Punch-Drunk Love is one of the best movies of 2002. It’s surreal, funny, and stylish. Most surprising of all, it proves that Adam Sandler is a very good actor (under the right circumstances).
Boy Meets Girl, Thugs
R for Strong language, sexual dialogue
Barry Egan (Sandler) is a shy man. He’s a little dim, but that makes him all the more loveable. He works at an import warehouse selling deluxe plungers and other gewgaws. He has seven sisters and no brothers. He admires “DJ Justice,” a morning-show shock jock whom Barry honestly thinks is sharp and witty.
Two things happen to Barry that begin to change his life. First, he calls a phone sex number one night, to his great regret. The number he called is a scam, and afterwards, the crooked operators (led by Philip Seymour Hoffman) try to blackmail him and even send thugs to intimidate him.
Second, through one of his sisters Barry meets a girl. Lena (Emily Watson) proves to be a good match for him. Their chemistry seems to be based on mutual loneliness, rather than any sort of animal attraction, but for these two, that’s good enough.
Barry worries that the phone-sex thugs will either hurt his budding relationship with Lena or that they will hurt Lena herself. He has to find the strength to stand up to the thugs if he wants things to work out with his new girl.
The question on everyone’s lips is: can Adam Sandler really act? The answer is a qualified yes. As long as he’s playing some version of himself, he can fill the role better than anyone.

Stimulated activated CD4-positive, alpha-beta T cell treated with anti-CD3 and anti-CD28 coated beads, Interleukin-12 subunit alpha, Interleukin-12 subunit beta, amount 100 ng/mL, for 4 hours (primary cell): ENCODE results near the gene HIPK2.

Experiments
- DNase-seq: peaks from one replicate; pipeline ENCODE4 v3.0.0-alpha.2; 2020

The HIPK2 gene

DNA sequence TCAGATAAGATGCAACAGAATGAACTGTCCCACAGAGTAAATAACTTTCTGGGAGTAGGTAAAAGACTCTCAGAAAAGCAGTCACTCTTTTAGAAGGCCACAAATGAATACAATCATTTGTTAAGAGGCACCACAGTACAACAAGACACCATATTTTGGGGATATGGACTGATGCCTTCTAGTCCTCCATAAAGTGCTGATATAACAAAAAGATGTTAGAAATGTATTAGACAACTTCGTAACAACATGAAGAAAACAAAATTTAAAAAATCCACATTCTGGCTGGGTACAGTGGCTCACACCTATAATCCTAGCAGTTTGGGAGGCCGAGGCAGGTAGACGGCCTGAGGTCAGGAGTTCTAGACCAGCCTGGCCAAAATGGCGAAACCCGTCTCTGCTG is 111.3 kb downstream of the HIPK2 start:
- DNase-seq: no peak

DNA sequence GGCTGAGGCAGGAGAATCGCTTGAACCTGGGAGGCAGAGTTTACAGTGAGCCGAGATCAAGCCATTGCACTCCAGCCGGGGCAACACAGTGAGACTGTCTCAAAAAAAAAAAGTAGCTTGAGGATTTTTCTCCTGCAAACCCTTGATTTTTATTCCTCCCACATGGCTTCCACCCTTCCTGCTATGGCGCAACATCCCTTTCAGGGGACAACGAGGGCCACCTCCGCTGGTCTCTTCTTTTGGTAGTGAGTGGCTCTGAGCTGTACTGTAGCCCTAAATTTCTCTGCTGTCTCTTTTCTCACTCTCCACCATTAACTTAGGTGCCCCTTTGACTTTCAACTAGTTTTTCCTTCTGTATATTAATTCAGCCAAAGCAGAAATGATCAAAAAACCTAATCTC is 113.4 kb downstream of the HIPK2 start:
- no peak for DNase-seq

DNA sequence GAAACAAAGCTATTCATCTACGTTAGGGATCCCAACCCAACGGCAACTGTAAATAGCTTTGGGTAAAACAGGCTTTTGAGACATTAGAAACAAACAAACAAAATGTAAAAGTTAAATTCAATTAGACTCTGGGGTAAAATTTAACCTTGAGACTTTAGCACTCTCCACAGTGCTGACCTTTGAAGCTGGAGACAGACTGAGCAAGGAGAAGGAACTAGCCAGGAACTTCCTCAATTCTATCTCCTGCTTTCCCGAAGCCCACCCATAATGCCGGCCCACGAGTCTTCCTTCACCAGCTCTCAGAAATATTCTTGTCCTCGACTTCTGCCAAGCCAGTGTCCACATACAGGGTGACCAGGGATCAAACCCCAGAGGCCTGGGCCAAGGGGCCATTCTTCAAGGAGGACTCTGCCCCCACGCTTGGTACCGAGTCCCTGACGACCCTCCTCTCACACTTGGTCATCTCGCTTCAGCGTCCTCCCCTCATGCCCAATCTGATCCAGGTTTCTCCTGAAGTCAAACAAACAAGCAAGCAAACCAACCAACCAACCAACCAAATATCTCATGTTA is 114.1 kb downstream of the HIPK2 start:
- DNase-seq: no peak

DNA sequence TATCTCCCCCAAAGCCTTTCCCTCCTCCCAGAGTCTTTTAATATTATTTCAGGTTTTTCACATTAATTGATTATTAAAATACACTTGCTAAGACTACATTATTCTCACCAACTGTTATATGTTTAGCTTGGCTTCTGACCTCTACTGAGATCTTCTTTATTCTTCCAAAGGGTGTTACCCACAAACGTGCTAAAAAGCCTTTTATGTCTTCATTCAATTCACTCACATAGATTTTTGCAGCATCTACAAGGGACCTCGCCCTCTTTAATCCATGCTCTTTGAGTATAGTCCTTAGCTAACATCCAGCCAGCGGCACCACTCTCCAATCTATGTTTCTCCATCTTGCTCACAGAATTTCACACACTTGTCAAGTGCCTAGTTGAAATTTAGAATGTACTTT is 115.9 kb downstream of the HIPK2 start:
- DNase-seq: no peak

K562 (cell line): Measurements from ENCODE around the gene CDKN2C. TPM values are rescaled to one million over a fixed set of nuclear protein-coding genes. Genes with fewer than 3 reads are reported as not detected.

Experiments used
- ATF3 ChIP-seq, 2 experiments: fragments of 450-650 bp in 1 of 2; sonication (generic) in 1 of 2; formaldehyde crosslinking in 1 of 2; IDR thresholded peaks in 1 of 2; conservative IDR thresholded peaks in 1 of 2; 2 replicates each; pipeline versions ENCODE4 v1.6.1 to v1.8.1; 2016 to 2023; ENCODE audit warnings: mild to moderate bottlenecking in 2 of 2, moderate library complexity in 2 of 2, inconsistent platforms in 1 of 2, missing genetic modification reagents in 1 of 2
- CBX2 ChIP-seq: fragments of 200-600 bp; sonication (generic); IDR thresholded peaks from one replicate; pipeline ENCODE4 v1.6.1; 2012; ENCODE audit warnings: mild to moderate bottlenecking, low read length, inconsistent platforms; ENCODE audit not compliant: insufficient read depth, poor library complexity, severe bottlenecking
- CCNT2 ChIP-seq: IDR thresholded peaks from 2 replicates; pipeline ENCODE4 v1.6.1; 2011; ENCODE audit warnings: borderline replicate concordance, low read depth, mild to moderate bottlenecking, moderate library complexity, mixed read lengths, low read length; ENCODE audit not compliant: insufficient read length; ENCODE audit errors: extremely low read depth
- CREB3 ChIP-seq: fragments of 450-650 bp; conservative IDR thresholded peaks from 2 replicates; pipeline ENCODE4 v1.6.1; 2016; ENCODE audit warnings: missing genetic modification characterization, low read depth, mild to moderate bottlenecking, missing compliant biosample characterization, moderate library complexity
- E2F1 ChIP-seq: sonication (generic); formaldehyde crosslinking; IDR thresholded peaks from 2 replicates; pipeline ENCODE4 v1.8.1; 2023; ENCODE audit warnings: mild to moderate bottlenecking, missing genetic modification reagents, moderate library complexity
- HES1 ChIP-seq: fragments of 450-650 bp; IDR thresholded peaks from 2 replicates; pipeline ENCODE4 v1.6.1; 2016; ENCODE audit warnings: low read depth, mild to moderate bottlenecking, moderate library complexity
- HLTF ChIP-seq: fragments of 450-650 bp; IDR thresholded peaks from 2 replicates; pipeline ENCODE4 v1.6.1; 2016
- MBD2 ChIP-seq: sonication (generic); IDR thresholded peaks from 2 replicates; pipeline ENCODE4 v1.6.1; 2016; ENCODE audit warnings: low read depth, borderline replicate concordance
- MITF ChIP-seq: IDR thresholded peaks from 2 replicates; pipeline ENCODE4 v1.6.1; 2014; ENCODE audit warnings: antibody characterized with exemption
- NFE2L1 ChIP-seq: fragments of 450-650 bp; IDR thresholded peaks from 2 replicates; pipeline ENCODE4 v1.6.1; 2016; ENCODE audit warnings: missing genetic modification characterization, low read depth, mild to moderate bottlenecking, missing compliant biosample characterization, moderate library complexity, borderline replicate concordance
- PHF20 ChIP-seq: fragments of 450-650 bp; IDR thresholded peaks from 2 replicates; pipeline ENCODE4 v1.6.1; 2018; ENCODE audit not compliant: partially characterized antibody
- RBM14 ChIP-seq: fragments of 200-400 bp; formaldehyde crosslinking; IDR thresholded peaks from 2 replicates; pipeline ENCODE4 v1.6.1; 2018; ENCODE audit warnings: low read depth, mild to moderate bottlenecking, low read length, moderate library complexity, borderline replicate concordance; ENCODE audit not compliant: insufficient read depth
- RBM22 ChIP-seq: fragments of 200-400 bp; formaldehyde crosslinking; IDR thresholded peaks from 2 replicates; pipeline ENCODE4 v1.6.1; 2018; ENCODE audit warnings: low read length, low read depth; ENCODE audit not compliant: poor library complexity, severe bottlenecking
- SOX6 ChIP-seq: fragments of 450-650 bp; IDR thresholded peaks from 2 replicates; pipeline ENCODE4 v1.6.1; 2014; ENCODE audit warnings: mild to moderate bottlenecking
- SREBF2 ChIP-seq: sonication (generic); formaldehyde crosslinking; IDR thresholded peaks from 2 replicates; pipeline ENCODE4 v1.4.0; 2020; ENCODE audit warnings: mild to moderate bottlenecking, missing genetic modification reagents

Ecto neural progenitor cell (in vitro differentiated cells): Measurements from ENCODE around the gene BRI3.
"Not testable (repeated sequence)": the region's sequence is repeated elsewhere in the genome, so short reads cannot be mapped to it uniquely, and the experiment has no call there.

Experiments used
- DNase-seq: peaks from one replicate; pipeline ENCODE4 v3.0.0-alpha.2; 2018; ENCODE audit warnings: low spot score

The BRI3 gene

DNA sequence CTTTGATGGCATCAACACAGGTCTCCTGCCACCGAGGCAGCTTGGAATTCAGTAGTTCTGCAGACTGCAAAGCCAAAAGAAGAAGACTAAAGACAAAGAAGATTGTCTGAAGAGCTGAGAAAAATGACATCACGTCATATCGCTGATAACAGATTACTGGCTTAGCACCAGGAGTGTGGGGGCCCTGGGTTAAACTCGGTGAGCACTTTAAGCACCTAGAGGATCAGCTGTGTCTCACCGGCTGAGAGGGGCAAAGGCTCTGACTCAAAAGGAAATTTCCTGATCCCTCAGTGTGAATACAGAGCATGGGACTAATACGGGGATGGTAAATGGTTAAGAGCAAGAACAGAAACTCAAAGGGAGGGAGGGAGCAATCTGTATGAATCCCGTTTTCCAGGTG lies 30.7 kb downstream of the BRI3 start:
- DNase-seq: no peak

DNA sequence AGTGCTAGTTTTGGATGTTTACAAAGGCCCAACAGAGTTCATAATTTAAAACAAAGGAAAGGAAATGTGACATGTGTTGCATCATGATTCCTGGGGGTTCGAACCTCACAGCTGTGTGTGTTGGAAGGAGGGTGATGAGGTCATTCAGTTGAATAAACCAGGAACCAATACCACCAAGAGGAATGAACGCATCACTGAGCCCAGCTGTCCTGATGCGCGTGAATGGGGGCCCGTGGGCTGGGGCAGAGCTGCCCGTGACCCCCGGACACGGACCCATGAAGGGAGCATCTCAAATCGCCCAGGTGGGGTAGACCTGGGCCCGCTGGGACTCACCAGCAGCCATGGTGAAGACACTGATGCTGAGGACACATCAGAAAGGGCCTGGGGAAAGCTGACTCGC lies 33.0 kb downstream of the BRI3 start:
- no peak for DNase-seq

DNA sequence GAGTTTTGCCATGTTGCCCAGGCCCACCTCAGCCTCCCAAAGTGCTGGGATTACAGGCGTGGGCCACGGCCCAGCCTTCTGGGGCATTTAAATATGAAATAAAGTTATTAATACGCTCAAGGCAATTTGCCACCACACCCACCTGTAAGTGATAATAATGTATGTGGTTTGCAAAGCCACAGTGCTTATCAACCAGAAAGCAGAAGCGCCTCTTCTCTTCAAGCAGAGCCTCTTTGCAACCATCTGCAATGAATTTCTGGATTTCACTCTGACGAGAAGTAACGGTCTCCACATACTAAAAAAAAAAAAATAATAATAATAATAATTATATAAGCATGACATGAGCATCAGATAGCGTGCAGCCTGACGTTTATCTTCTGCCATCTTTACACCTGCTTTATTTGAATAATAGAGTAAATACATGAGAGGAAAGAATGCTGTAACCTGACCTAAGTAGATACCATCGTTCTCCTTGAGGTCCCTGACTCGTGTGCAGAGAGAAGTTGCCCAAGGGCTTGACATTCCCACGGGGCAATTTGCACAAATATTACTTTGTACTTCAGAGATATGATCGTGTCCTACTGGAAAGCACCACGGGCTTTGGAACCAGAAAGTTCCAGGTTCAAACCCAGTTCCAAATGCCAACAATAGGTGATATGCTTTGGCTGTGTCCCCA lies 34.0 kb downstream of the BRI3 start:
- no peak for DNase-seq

Look at Sandler’s films and you’ll see that he always plays a sweet-natured man-child with an occasionally violent temper. Writer/Director Paul Thomas Anderson doesn’t take any chances casting Sandler in the role of Barry, a sweet-natured man-child with a temper. The only difference from Sandler’s other movies is that in Punch-Drunk Love Sandler plays the straight man, not the comic.
Anderson makes Punch-Drunk Love hilarious in an understated, surreal way, and in doing so he generates real sympathy for Barry.
The scene that kicks off the film is worthy of Dali or Bunuel. Two vans speed along a street in pre-dawn L.A., Barry watching from the sidewalk. One van flips over, smashing down the street; the other van screeches to a halt in front of Barry, deposits a small piano, then tears away down the street, leaving Barry — and us — to ponder whether what just happened was real or a dream.
The film has visually comic cues throughout, like Sandler’s loud, electric blue suit, or the fact that he almost never wears anything else. Even the bright, clinical, fluorescent lights in the grocery store elicit a laugh because they imply an almost inhuman cleanliness.
Sandler himself is funny without telling any jokes. His almost physical attempts at introversion are both sympathetic and funny. He delivers some very funny, surreal dialogue with the perfect flustered straight face, like the scene at his sisters’ party where his overwhelmed brain short circuits, and he blurts out that he’s “busy as very food.”
The sound (by Gary Rydstrom and Christopher Scarabosio) and music (by Jon Brion) put us inside Barry’s head. A scene of chaos for Barry — work, family, and girlfriend are all competing for his attention — is accompanied by relentless music made up of the raw sounds of the warehouse. It’s so loud, confusing, and demanding that it masterfully raises the audience’s frustration and pulse rate to Barry’s level.
By the end, we care whether Barry and Lena can live happily ever after because we’ve walked a mile in Barry’s shoes. And what a long, strange mile it’s been.
People may buy tickets to Punch-Drunk Love to see whether Adam Sandler can act, but the real star of the show is director P.T. Anderson and his funny, surreal sense of style.